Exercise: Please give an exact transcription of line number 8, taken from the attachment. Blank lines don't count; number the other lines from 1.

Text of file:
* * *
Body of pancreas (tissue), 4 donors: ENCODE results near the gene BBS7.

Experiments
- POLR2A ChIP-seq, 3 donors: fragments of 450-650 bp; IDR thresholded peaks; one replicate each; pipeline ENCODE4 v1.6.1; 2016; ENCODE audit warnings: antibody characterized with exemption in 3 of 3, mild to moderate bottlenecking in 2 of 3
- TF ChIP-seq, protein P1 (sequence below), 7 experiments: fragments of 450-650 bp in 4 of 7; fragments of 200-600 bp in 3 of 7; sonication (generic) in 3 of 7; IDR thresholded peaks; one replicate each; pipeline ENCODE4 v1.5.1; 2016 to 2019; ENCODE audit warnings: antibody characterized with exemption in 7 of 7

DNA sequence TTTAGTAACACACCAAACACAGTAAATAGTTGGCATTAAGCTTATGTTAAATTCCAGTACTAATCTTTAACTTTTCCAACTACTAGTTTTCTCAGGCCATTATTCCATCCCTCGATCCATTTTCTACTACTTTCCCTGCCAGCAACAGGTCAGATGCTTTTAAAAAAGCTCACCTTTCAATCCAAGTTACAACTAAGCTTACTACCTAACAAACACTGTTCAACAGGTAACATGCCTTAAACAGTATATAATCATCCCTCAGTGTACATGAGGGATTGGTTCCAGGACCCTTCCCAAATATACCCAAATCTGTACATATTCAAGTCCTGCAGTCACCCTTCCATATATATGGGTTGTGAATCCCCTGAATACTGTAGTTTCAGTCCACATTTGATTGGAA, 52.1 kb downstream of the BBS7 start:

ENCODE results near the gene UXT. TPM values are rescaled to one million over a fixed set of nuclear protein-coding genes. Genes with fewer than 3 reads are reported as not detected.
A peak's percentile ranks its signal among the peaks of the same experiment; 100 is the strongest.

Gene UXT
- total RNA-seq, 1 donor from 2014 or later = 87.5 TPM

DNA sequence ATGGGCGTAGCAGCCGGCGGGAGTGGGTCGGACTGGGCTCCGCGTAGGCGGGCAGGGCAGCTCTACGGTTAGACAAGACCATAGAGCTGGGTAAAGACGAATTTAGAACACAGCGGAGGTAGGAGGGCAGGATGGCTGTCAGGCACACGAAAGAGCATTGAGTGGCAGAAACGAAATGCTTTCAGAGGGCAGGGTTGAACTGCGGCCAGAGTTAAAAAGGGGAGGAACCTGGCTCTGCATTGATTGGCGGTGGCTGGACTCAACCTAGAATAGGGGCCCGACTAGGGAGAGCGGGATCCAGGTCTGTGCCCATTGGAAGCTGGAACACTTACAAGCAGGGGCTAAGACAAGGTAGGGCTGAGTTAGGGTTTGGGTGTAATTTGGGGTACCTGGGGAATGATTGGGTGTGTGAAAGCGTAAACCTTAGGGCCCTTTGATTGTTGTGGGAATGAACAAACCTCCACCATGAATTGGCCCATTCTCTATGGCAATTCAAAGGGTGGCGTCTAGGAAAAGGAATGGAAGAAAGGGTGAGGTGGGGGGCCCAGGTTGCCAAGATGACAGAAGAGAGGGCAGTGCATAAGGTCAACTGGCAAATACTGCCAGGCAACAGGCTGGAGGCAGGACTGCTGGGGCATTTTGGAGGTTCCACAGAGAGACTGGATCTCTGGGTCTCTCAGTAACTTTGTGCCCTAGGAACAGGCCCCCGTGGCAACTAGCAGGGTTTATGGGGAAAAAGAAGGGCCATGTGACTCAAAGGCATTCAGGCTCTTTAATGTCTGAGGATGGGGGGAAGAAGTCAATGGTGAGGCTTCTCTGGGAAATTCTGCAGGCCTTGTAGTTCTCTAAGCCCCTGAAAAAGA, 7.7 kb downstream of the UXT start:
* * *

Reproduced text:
Gene UXT